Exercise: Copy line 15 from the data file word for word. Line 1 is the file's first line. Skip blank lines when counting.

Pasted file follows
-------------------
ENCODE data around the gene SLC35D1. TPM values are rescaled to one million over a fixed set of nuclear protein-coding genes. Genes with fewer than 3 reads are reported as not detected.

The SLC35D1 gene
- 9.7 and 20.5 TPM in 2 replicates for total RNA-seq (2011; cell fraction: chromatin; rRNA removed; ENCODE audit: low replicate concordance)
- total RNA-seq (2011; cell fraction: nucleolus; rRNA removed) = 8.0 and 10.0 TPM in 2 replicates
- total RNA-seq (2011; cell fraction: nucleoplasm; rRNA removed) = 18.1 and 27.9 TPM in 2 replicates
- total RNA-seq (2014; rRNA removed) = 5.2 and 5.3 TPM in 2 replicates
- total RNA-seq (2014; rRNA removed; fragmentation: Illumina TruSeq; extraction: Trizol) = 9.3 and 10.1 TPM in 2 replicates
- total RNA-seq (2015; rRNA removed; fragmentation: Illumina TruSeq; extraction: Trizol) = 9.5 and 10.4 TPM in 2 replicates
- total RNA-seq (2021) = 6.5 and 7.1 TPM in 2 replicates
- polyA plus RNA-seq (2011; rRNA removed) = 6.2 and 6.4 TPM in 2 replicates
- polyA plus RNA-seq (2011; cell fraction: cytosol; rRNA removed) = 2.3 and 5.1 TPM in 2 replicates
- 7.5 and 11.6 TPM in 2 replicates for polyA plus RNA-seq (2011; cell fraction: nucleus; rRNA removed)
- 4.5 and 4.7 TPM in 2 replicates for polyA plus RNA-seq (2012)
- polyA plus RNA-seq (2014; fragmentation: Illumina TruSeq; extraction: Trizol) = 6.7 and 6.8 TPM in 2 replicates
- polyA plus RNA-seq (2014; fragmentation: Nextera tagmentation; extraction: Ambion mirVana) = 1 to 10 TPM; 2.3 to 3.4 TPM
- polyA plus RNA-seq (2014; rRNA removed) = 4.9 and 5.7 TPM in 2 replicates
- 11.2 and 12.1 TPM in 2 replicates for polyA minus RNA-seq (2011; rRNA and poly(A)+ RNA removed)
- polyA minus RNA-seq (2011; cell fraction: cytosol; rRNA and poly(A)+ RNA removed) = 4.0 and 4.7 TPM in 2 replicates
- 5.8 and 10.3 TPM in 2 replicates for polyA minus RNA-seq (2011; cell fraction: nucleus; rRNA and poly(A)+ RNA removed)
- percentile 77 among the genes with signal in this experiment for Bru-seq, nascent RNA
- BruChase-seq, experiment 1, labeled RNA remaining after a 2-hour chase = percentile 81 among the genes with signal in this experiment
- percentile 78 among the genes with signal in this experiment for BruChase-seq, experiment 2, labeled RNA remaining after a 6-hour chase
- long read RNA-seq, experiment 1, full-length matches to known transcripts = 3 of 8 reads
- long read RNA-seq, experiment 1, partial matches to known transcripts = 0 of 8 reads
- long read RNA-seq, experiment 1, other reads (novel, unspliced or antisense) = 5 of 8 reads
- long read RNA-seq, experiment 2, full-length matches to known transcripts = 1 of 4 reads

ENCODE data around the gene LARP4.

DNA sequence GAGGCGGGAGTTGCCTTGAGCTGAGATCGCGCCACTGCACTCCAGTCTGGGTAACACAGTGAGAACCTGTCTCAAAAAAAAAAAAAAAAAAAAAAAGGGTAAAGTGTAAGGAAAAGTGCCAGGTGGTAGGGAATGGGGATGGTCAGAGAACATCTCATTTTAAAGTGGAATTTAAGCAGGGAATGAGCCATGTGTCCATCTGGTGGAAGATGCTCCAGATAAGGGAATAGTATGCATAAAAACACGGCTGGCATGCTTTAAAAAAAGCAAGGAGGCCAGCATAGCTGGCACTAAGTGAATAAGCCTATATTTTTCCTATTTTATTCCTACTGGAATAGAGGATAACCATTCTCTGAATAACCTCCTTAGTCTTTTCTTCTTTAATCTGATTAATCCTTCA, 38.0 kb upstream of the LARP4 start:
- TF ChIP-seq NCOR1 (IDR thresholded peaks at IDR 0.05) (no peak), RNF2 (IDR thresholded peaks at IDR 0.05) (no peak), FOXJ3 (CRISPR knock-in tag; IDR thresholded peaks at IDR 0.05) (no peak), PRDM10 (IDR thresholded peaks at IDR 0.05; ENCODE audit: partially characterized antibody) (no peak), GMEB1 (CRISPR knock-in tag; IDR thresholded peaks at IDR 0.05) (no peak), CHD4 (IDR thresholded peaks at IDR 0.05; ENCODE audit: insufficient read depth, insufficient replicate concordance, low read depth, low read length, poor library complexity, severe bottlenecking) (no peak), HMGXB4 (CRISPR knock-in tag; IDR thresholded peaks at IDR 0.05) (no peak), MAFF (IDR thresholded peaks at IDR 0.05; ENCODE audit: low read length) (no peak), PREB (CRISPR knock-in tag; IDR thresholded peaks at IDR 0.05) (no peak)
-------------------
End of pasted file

- polyA plus RNA-seq (2014; fragmentation: Nextera tagmentation; extraction: Ambion mirVana) = 1 to 10 TPM; 2.3 to 3.4 TPM